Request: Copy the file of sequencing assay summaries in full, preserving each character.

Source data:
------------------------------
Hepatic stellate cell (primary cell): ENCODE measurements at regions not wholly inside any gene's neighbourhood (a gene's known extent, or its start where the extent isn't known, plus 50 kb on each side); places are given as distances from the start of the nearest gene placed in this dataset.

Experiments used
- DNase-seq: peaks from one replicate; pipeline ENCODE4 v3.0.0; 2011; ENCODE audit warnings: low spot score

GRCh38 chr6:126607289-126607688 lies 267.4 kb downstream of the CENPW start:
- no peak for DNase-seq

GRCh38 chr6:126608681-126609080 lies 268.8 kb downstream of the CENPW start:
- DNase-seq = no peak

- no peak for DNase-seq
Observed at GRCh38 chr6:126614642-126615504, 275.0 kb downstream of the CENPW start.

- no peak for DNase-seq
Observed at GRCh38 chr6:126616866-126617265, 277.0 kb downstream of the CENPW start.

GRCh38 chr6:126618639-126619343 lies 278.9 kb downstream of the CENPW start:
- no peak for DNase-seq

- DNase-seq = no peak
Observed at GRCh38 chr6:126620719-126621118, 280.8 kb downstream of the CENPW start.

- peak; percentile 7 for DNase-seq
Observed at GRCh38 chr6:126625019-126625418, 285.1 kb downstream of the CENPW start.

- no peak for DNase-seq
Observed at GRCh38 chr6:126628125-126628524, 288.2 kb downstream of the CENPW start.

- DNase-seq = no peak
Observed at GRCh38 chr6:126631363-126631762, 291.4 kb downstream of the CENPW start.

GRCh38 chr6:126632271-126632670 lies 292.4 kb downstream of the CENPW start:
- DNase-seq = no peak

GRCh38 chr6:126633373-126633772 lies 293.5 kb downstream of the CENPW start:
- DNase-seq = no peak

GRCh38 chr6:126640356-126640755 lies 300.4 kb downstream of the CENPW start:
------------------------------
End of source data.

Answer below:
Hepatic stellate cell (primary cell): ENCODE measurements at regions not wholly inside any gene's neighbourhood (a gene's known extent, or its start where the extent isn't known, plus 50 kb on each side); places are given as distances from the start of the nearest gene placed in this dataset.

Experiments used
- DNase-seq: peaks from one replicate; pipeline ENCODE4 v3.0.0; 2011; ENCODE audit warnings: low spot score

GRCh38 chr6:126607289-126607688 lies 267.4 kb downstream of the CENPW start:
- no peak for DNase-seq

GRCh38 chr6:126608681-126609080 lies 268.8 kb downstream of the CENPW start:
- DNase-seq = no peak

- no peak for DNase-seq
Observed at GRCh38 chr6:126614642-126615504, 275.0 kb downstream of the CENPW start.

- no peak for DNase-seq
Observed at GRCh38 chr6:126616866-126617265, 277.0 kb downstream of the CENPW start.

GRCh38 chr6:126618639-126619343 lies 278.9 kb downstream of the CENPW start:
- no peak for DNase-seq

- DNase-seq = no peak
Observed at GRCh38 chr6:126620719-126621118, 280.8 kb downstream of the CENPW start.

- peak; percentile 7 for DNase-seq
Observed at GRCh38 chr6:126625019-126625418, 285.1 kb downstream of the CENPW start.

- no peak for DNase-seq
Observed at GRCh38 chr6:126628125-126628524, 288.2 kb downstream of the CENPW start.

- DNase-seq = no peak
Observed at GRCh38 chr6:126631363-126631762, 291.4 kb downstream of the CENPW start.

GRCh38 chr6:126632271-126632670 lies 292.4 kb downstream of the CENPW start:
- DNase-seq = no peak

GRCh38 chr6:126633373-126633772 lies 293.5 kb downstream of the CENPW start:
- DNase-seq = no peak

GRCh38 chr6:126640356-126640755 lies 300.4 kb downstream of the CENPW start: